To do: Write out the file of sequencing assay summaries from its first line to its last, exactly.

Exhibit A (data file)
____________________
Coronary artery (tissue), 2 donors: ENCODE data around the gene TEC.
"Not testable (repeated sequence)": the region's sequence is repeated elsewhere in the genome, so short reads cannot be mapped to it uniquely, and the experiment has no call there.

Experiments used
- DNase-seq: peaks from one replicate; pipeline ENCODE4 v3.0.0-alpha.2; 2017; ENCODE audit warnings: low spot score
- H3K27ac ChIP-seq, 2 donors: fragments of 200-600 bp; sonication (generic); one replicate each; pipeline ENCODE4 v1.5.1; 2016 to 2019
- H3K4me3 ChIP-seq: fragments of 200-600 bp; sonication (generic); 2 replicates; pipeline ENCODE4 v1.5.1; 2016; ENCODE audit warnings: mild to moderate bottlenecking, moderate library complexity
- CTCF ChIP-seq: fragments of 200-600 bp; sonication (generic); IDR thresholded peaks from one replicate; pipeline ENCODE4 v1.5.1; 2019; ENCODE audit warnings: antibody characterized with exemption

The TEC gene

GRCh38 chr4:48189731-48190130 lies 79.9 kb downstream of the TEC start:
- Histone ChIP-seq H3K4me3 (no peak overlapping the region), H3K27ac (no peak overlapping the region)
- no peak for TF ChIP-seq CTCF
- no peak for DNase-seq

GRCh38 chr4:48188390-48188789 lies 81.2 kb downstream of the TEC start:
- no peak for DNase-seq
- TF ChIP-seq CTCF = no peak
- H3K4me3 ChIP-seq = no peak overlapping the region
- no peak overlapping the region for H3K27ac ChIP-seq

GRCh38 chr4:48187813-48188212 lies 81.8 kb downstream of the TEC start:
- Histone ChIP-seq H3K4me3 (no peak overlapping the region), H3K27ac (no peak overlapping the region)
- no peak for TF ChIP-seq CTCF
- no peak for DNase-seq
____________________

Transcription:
Coronary artery (tissue), 2 donors: ENCODE data around the gene TEC.
"Not testable (repeated sequence)": the region's sequence is repeated elsewhere in the genome, so short reads cannot be mapped to it uniquely, and the experiment has no call there.

Experiments used
- DNase-seq: peaks from one replicate; pipeline ENCODE4 v3.0.0-alpha.2; 2017; ENCODE audit warnings: low spot score
- H3K27ac ChIP-seq, 2 donors: fragments of 200-600 bp; sonication (generic); one replicate each; pipeline ENCODE4 v1.5.1; 2016 to 2019
- H3K4me3 ChIP-seq: fragments of 200-600 bp; sonication (generic); 2 replicates; pipeline ENCODE4 v1.5.1; 2016; ENCODE audit warnings: mild to moderate bottlenecking, moderate library complexity
- CTCF ChIP-seq: fragments of 200-600 bp; sonication (generic); IDR thresholded peaks from one replicate; pipeline ENCODE4 v1.5.1; 2019; ENCODE audit warnings: antibody characterized with exemption

The TEC gene

GRCh38 chr4:48189731-48190130 lies 79.9 kb downstream of the TEC start:
- Histone ChIP-seq H3K4me3 (no peak overlapping the region), H3K27ac (no peak overlapping the region)
- no peak for TF ChIP-seq CTCF
- no peak for DNase-seq

GRCh38 chr4:48188390-48188789 lies 81.2 kb downstream of the TEC start:
- no peak for DNase-seq
- TF ChIP-seq CTCF = no peak
- H3K4me3 ChIP-seq = no peak overlapping the region
- no peak overlapping the region for H3K27ac ChIP-seq

GRCh38 chr4:48187813-48188212 lies 81.8 kb downstream of the TEC start:
- Histone ChIP-seq H3K4me3 (no peak overlapping the region), H3K27ac (no peak overlapping the region)
- no peak for TF ChIP-seq CTCF
- no peak for DNase-seq